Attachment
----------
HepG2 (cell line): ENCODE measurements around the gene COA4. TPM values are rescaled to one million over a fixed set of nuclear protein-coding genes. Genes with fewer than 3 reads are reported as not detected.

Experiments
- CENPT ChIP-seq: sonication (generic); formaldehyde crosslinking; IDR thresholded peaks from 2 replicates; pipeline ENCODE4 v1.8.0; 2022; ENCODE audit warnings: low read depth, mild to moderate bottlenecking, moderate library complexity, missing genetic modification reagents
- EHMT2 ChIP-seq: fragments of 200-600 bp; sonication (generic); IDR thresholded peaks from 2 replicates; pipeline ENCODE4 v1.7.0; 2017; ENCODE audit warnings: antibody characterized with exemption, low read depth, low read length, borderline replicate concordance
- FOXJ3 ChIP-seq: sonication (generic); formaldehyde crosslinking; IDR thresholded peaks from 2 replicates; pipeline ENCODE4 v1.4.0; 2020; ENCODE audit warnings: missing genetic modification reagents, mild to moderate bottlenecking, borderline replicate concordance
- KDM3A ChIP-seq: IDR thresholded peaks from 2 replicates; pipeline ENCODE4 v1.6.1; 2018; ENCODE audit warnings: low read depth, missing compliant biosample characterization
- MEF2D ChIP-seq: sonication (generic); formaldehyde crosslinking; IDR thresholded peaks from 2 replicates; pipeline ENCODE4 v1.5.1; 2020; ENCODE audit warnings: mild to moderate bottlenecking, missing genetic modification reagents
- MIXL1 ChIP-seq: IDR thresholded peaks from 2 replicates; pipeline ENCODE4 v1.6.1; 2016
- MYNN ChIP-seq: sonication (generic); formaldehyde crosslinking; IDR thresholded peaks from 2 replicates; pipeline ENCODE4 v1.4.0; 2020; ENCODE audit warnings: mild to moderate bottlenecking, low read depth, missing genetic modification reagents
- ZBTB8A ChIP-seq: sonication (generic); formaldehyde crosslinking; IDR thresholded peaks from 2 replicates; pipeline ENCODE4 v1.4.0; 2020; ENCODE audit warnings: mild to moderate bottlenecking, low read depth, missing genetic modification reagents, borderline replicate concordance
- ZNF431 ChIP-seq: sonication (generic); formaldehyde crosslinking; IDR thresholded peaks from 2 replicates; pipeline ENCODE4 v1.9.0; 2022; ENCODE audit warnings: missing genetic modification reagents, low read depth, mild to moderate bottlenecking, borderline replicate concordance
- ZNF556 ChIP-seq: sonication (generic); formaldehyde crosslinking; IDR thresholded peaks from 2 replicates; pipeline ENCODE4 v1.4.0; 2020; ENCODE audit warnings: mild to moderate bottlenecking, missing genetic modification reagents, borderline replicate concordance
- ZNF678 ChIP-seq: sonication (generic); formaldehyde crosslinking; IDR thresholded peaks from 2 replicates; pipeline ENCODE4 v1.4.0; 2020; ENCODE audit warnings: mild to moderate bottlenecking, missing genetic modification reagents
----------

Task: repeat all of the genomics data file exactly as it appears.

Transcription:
HepG2 (cell line): ENCODE measurements around the gene COA4. TPM values are rescaled to one million over a fixed set of nuclear protein-coding genes. Genes with fewer than 3 reads are reported as not detected.

Experiments
- CENPT ChIP-seq: sonication (generic); formaldehyde crosslinking; IDR thresholded peaks from 2 replicates; pipeline ENCODE4 v1.8.0; 2022; ENCODE audit warnings: low read depth, mild to moderate bottlenecking, moderate library complexity, missing genetic modification reagents
- EHMT2 ChIP-seq: fragments of 200-600 bp; sonication (generic); IDR thresholded peaks from 2 replicates; pipeline ENCODE4 v1.7.0; 2017; ENCODE audit warnings: antibody characterized with exemption, low read depth, low read length, borderline replicate concordance
- FOXJ3 ChIP-seq: sonication (generic); formaldehyde crosslinking; IDR thresholded peaks from 2 replicates; pipeline ENCODE4 v1.4.0; 2020; ENCODE audit warnings: missing genetic modification reagents, mild to moderate bottlenecking, borderline replicate concordance
- KDM3A ChIP-seq: IDR thresholded peaks from 2 replicates; pipeline ENCODE4 v1.6.1; 2018; ENCODE audit warnings: low read depth, missing compliant biosample characterization
- MEF2D ChIP-seq: sonication (generic); formaldehyde crosslinking; IDR thresholded peaks from 2 replicates; pipeline ENCODE4 v1.5.1; 2020; ENCODE audit warnings: mild to moderate bottlenecking, missing genetic modification reagents
- MIXL1 ChIP-seq: IDR thresholded peaks from 2 replicates; pipeline ENCODE4 v1.6.1; 2016
- MYNN ChIP-seq: sonication (generic); formaldehyde crosslinking; IDR thresholded peaks from 2 replicates; pipeline ENCODE4 v1.4.0; 2020; ENCODE audit warnings: mild to moderate bottlenecking, low read depth, missing genetic modification reagents
- ZBTB8A ChIP-seq: sonication (generic); formaldehyde crosslinking; IDR thresholded peaks from 2 replicates; pipeline ENCODE4 v1.4.0; 2020; ENCODE audit warnings: mild to moderate bottlenecking, low read depth, missing genetic modification reagents, borderline replicate concordance
- ZNF431 ChIP-seq: sonication (generic); formaldehyde crosslinking; IDR thresholded peaks from 2 replicates; pipeline ENCODE4 v1.9.0; 2022; ENCODE audit warnings: missing genetic modification reagents, low read depth, mild to moderate bottlenecking, borderline replicate concordance
- ZNF556 ChIP-seq: sonication (generic); formaldehyde crosslinking; IDR thresholded peaks from 2 replicates; pipeline ENCODE4 v1.4.0; 2020; ENCODE audit warnings: mild to moderate bottlenecking, missing genetic modification reagents, borderline replicate concordance
- ZNF678 ChIP-seq: sonication (generic); formaldehyde crosslinking; IDR thresholded peaks from 2 replicates; pipeline ENCODE4 v1.4.0; 2020; ENCODE audit warnings: mild to moderate bottlenecking, missing genetic modification reagents